4. Yes, I know of UVL. ACME is another big outfit you can check with, but I’m pretty sure they won’t take your truck.

    As to can you make that kind of money with a little pickup only? The short answer is I don’t know in your neck of the woods. The catch is that without a big enough truck and a trailer, you are so very limited as to what loads you could even begin to think of hauling. If you have a regular pickup bed on and not a flatbed, that limits you even more.

    In general, if you can get a company to accept your truck, and they give you enough miles at a good enough rate, then yes. But can you get the miles? There’s the question.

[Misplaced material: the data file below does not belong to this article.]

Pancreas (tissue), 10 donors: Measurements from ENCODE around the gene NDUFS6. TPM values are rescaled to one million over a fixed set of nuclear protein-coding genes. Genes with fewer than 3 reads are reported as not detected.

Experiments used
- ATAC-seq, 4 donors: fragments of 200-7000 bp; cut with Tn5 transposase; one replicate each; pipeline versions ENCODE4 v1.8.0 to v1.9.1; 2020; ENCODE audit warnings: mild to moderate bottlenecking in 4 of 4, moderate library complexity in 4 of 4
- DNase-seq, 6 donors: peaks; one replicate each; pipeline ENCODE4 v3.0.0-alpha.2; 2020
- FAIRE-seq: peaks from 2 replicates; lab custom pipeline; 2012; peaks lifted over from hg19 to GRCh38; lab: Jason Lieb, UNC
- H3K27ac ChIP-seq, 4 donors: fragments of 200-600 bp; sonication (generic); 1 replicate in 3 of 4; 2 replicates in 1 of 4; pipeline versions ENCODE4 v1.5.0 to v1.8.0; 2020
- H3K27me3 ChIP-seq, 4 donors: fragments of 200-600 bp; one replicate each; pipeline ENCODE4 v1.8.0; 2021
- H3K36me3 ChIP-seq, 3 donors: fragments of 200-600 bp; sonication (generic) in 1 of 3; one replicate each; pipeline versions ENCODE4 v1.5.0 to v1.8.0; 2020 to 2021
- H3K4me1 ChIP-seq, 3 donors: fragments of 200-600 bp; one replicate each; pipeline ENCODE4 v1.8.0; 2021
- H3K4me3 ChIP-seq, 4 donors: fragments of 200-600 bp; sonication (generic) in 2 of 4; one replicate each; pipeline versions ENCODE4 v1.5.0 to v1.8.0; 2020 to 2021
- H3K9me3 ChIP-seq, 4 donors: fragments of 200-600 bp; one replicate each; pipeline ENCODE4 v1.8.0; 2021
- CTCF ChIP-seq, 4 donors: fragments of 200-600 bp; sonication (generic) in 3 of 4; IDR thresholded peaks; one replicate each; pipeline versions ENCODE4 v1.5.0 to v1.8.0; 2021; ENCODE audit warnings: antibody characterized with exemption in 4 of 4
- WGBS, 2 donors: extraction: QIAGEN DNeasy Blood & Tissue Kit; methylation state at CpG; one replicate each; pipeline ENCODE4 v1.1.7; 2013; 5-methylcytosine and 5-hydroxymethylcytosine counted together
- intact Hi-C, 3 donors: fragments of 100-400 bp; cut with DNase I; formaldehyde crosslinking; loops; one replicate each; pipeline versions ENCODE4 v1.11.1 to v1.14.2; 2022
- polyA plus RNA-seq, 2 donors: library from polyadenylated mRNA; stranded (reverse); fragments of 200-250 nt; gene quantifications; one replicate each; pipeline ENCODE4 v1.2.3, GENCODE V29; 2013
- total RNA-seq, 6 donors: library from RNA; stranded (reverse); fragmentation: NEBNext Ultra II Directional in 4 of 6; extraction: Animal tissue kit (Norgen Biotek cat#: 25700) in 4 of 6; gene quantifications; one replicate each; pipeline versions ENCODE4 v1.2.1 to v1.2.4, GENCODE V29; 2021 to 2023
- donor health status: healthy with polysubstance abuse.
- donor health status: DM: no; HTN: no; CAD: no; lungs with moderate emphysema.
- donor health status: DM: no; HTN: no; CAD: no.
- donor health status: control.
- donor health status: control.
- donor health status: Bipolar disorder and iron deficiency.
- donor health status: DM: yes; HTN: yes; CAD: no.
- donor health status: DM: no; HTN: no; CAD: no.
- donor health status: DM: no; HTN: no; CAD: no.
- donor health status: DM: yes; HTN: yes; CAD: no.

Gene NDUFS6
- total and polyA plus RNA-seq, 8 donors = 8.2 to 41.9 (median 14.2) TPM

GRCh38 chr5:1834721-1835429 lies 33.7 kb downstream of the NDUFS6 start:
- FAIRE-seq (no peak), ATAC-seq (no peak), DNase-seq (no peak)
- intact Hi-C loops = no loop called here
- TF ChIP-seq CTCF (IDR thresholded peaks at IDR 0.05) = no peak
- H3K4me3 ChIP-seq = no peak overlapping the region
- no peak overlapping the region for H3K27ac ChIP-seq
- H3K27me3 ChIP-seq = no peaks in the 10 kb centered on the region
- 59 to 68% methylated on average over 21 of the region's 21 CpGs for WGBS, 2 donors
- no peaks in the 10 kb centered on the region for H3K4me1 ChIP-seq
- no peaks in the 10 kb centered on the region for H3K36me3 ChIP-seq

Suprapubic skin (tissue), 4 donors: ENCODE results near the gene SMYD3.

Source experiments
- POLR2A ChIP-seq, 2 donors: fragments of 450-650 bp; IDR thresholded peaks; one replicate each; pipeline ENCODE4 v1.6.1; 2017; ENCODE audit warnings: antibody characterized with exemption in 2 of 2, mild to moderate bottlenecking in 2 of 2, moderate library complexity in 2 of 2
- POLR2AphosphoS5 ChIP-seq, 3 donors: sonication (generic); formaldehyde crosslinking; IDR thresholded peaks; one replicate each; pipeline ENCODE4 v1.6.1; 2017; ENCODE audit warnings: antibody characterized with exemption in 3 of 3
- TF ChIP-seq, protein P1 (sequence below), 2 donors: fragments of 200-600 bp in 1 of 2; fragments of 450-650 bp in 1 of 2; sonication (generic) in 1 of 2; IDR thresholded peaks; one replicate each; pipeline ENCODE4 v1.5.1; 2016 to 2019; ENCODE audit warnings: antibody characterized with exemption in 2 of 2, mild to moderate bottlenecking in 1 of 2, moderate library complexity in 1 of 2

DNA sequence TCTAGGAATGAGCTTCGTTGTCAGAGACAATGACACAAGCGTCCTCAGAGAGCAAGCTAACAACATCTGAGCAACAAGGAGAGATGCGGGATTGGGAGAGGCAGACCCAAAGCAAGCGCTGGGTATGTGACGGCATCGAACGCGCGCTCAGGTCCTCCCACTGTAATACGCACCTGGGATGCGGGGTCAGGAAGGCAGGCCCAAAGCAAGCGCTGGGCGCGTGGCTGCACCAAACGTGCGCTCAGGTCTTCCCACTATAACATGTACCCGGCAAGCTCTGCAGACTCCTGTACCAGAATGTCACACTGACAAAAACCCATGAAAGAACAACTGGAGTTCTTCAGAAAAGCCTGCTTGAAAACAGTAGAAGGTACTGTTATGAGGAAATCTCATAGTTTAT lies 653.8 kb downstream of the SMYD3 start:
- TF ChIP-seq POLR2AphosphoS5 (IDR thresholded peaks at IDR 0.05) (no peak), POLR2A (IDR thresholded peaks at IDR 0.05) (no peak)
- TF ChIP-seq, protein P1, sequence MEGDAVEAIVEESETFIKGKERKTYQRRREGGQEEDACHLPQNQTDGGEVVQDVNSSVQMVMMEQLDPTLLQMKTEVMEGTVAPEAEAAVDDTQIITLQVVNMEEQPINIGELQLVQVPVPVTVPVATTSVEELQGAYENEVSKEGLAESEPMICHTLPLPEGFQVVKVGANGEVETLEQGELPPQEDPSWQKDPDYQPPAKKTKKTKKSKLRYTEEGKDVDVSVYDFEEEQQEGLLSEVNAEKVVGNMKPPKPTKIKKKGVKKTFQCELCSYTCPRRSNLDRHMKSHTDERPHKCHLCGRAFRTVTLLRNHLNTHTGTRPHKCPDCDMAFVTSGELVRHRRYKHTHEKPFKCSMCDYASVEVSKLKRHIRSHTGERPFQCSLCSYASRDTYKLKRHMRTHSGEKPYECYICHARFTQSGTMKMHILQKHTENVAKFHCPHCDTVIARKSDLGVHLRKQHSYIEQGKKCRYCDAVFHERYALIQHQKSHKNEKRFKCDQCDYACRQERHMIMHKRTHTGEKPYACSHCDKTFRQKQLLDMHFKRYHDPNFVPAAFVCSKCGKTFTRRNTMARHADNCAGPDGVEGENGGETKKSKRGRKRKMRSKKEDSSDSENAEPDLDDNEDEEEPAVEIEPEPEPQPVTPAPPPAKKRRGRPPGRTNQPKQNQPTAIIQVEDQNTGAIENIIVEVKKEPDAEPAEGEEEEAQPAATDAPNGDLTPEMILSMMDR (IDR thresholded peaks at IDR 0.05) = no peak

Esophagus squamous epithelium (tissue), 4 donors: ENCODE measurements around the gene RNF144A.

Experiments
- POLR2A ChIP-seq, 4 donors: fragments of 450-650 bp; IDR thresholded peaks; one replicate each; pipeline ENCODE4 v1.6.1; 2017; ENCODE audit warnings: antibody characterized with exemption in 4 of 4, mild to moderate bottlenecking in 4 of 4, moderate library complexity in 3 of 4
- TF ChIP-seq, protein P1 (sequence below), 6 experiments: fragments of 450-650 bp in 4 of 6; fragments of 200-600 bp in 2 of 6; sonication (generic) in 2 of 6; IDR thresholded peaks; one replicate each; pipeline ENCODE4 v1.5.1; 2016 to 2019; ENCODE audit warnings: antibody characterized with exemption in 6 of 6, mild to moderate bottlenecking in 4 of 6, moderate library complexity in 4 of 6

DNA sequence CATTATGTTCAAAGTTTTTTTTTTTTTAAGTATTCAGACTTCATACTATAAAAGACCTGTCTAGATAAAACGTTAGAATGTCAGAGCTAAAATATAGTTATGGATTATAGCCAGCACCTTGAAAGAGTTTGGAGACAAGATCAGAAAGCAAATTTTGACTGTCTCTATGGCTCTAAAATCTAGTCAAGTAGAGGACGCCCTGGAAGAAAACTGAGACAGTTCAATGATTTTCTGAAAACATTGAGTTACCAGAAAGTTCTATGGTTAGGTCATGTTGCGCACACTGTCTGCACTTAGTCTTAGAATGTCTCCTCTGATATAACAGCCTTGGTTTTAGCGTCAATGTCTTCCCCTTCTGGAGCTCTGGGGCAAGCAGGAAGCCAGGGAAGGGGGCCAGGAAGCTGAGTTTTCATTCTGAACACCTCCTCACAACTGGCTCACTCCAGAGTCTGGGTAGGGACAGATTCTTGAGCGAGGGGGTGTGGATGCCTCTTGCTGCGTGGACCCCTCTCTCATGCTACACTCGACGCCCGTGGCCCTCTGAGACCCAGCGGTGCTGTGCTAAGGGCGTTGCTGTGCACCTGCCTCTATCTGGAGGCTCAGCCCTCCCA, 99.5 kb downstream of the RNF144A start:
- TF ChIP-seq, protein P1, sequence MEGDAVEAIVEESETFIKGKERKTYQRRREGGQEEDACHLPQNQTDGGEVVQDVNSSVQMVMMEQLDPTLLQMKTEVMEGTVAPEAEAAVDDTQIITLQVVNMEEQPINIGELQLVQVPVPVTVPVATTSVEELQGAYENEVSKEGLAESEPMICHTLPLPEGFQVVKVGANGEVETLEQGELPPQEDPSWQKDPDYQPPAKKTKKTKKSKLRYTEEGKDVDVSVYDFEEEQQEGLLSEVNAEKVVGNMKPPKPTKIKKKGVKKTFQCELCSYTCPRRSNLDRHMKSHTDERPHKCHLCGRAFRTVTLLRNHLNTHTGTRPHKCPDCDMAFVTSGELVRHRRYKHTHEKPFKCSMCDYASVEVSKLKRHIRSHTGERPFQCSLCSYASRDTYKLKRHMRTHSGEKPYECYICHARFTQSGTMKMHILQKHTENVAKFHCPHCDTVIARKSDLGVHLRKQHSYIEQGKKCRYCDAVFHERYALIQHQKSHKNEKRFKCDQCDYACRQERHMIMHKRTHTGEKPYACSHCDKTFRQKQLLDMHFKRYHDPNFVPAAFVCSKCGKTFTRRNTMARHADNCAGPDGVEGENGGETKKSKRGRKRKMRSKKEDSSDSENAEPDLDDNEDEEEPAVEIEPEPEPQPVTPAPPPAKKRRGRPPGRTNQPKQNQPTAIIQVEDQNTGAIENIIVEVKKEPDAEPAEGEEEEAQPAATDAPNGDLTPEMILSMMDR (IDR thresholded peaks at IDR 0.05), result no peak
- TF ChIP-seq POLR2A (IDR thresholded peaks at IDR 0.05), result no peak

I’d do some checking locally and see how things are, I know it’s been slow lately in TX and OK, but a big outfit like UVL should be able to give you some firm information on what they have. Theoretically they should have more work than us little independents, although for the past 2 months guys I know with them and ACME have also been slow for loads…. so they might be in the same boat the rest of us are, and their proven guys will get loads before new guys with little trucks get called in unless it’s something nobody else wants to take. (translates into very infrequent, low paying loads for newbies or so the guys down in TX have been saying lately…)

    Glad to hear you have your CDL, if at all possible you would do well to eventually upgrade to a class A. It gives you a lot more options including driving a big truck if the hotshot work slows down for too long.